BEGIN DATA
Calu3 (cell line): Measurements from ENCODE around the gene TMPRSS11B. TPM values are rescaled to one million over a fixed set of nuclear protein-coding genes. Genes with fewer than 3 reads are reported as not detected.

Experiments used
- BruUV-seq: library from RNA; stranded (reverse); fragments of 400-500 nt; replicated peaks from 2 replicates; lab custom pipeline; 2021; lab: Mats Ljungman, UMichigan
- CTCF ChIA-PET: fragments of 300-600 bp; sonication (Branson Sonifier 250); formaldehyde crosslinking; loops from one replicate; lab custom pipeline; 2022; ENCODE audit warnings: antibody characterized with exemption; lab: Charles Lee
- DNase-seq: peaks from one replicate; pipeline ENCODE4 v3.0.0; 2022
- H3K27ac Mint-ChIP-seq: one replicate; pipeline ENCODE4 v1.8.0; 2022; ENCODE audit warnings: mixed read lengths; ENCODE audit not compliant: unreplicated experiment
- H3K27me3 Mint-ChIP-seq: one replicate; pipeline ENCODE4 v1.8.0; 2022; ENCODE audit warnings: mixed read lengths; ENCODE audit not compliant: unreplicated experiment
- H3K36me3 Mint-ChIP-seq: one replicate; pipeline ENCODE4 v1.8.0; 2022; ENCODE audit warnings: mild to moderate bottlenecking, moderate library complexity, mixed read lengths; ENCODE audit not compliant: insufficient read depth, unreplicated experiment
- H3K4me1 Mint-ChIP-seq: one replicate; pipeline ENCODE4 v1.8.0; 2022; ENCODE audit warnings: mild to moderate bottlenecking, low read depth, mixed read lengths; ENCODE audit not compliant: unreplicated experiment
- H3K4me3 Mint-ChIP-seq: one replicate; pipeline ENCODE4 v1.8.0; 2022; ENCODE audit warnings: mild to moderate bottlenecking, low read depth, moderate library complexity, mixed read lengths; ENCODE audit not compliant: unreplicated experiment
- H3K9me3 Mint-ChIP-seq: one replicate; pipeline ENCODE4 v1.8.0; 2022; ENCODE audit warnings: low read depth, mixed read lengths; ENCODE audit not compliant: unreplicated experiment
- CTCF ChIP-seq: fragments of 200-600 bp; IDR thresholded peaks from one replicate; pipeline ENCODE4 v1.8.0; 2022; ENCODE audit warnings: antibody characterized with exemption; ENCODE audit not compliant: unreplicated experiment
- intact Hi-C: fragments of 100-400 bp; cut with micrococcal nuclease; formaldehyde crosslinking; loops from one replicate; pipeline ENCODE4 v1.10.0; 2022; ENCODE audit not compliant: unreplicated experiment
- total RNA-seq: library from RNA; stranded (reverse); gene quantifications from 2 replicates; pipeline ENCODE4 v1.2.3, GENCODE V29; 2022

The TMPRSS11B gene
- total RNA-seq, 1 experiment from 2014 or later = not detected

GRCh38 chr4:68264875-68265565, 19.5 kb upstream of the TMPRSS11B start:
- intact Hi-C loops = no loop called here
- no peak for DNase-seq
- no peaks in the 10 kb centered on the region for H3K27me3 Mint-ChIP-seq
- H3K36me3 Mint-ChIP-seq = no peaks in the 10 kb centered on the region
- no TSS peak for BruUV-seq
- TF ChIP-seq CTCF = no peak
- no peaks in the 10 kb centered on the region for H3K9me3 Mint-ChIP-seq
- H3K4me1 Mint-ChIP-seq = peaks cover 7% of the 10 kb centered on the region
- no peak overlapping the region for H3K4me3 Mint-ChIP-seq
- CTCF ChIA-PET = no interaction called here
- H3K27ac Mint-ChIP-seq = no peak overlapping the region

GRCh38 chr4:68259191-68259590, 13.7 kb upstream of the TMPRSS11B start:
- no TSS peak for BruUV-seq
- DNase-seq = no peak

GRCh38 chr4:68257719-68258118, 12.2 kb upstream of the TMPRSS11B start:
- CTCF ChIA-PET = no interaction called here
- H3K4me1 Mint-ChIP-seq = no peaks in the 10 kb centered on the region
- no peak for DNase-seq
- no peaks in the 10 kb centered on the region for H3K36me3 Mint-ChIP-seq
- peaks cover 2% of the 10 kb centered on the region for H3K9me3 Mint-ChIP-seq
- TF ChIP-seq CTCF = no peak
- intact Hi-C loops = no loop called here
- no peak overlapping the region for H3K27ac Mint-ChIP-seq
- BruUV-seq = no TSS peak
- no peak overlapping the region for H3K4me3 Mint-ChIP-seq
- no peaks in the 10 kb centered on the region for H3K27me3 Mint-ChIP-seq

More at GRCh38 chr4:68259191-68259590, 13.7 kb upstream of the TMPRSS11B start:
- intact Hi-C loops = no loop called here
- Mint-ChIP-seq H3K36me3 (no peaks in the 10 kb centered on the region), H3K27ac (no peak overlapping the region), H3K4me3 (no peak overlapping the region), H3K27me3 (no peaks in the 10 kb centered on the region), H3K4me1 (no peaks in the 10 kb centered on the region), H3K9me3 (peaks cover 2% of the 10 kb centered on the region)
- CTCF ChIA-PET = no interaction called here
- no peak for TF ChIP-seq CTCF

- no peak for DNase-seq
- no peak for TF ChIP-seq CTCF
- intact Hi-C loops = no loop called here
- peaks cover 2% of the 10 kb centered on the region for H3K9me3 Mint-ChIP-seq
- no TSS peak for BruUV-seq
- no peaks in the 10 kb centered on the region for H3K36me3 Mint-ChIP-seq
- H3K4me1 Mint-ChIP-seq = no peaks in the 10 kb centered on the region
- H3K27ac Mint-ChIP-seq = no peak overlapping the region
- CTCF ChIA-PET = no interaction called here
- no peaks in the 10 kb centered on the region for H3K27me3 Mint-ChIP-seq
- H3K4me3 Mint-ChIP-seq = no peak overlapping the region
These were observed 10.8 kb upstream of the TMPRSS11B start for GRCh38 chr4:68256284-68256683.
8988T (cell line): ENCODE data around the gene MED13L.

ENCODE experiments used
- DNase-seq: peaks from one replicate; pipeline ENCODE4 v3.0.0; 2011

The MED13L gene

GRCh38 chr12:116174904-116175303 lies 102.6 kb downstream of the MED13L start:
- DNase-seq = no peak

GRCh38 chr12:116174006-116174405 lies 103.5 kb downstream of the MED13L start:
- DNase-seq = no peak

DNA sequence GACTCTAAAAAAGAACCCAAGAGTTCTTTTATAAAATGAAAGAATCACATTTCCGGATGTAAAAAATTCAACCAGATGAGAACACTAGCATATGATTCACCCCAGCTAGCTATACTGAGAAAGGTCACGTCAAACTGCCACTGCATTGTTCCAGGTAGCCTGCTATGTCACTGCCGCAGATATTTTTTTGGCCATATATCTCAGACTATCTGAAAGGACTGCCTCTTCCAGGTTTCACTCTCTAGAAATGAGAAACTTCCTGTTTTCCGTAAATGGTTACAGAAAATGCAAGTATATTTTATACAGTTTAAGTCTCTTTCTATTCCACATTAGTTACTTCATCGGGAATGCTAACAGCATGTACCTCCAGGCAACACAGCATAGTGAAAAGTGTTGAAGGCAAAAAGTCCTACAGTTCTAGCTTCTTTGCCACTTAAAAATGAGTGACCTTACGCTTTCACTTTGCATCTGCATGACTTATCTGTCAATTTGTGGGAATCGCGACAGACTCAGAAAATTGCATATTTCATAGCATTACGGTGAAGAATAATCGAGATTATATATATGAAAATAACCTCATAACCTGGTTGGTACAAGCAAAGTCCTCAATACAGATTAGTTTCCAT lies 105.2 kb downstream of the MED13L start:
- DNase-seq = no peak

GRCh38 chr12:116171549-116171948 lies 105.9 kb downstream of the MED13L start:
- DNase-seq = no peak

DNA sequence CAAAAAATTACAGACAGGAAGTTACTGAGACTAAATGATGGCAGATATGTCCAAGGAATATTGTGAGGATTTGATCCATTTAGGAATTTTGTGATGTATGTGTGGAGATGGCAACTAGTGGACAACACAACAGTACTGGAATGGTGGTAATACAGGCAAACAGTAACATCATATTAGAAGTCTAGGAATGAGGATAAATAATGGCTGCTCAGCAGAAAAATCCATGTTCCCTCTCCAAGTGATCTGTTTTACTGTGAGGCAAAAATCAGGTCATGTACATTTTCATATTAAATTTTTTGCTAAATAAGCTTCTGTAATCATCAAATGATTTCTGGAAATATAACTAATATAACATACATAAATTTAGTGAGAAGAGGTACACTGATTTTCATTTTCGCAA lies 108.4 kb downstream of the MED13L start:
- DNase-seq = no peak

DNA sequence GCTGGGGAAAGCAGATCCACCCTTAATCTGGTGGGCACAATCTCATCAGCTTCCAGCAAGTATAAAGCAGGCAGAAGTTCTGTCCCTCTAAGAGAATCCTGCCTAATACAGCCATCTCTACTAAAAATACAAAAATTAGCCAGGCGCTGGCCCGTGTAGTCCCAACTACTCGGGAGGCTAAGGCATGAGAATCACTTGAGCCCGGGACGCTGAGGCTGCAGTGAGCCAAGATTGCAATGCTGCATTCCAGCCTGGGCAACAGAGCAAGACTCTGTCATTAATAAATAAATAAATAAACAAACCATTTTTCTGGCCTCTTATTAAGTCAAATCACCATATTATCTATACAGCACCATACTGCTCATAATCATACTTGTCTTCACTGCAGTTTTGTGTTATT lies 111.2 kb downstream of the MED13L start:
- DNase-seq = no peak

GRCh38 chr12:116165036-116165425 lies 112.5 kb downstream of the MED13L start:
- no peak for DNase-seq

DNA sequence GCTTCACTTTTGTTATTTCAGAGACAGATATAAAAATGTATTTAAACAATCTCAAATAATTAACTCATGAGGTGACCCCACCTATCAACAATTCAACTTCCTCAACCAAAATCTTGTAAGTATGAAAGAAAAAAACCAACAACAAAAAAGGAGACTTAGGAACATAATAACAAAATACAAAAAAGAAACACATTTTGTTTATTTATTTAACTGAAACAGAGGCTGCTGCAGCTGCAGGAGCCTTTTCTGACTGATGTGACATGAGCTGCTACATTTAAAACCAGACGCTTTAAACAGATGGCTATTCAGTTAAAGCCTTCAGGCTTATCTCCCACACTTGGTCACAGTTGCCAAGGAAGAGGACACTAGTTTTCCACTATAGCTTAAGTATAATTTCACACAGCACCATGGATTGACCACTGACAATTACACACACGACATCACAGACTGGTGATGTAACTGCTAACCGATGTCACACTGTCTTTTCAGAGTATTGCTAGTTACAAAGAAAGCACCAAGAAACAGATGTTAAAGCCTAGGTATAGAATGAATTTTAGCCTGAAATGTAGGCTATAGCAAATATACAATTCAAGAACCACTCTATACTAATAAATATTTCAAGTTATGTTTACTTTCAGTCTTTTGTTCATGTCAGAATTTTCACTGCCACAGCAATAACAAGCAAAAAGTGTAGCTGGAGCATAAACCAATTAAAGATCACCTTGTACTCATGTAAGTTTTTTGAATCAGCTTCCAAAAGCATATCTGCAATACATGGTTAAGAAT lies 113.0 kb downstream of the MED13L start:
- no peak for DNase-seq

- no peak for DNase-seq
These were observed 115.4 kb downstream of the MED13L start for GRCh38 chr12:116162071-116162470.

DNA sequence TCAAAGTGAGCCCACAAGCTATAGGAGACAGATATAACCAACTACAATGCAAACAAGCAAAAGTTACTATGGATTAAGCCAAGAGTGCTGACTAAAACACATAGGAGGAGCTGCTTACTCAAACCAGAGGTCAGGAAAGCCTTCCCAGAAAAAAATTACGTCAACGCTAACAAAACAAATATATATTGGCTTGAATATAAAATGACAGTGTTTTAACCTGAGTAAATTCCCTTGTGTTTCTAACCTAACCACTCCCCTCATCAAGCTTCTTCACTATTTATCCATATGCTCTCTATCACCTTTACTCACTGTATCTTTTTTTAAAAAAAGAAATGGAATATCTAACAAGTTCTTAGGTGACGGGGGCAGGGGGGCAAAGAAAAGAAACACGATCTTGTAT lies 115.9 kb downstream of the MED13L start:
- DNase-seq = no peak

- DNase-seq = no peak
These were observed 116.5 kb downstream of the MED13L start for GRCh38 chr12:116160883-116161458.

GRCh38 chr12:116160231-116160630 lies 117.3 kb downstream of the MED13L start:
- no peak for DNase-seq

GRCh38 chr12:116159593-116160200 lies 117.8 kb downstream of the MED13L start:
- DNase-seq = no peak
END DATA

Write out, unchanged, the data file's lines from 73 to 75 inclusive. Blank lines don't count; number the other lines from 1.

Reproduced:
DNA sequence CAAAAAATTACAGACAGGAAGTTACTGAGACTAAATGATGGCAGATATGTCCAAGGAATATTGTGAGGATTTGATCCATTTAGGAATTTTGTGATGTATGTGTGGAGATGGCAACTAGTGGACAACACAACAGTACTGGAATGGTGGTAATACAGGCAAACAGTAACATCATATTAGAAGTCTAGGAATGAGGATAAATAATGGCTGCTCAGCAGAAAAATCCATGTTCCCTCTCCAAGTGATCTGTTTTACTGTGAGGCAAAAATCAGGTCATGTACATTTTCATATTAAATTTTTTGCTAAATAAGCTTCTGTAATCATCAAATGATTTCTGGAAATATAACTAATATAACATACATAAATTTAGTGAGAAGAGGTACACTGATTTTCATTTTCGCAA lies 108.4 kb downstream of the MED13L start:
- DNase-seq = no peak

DNA sequence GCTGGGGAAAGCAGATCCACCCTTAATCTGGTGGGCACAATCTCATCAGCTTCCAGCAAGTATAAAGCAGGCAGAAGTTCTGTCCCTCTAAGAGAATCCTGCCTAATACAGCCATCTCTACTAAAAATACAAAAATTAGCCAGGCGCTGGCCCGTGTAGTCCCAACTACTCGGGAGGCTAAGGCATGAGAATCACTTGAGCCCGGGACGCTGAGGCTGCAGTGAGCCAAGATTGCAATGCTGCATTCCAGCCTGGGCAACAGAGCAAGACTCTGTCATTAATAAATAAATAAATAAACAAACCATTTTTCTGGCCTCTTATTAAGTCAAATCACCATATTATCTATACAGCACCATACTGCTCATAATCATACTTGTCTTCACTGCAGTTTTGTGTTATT lies 111.2 kb downstream of the MED13L start: